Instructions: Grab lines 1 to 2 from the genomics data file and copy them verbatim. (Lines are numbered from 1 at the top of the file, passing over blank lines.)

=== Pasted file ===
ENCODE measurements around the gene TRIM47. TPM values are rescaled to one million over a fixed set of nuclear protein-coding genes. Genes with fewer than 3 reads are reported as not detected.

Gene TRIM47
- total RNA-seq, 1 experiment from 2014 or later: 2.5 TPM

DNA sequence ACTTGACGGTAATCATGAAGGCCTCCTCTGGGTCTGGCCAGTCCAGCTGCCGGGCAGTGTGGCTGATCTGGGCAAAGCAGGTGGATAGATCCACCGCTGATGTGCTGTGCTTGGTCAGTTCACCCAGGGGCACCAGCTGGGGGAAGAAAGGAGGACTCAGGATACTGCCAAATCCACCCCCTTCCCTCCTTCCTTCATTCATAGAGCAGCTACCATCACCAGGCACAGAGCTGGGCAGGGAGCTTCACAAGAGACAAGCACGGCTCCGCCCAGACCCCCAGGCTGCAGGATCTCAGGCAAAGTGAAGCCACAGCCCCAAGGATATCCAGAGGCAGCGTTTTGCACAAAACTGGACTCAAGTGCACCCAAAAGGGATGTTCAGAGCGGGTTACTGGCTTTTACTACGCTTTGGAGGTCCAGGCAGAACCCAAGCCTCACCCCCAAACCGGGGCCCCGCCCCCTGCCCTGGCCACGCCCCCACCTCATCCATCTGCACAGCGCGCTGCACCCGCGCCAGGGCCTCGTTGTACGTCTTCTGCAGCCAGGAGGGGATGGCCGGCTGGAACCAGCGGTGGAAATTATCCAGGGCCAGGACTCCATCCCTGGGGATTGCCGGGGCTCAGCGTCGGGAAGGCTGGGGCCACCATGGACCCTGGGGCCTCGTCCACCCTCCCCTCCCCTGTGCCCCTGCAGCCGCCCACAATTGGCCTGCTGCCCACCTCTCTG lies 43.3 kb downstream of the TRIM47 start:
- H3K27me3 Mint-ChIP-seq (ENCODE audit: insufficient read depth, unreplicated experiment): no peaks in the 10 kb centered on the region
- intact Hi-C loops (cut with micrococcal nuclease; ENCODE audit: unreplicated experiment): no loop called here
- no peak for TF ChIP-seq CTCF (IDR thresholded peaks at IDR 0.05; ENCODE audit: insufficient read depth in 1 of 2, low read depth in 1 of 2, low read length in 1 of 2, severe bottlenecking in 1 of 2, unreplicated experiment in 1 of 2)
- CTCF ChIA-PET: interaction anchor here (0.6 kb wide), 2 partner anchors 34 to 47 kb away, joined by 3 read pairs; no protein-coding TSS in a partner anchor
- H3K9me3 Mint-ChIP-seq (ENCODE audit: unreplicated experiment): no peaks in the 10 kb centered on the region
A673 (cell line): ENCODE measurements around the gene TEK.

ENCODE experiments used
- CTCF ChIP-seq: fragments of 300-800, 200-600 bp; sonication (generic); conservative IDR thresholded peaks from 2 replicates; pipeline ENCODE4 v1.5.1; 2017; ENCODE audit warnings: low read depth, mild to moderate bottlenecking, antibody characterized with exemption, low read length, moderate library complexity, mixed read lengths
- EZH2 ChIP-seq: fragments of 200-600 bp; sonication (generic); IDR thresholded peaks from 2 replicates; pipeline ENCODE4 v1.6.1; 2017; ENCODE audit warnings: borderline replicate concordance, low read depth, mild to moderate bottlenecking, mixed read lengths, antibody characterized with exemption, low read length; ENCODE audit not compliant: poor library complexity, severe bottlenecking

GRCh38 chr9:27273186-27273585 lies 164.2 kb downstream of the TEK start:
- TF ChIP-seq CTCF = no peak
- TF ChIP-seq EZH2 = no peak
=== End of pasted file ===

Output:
ENCODE measurements around the gene TRIM47. TPM values are rescaled to one million over a fixed set of nuclear protein-coding genes. Genes with fewer than 3 reads are reported as not detected.

Gene TRIM47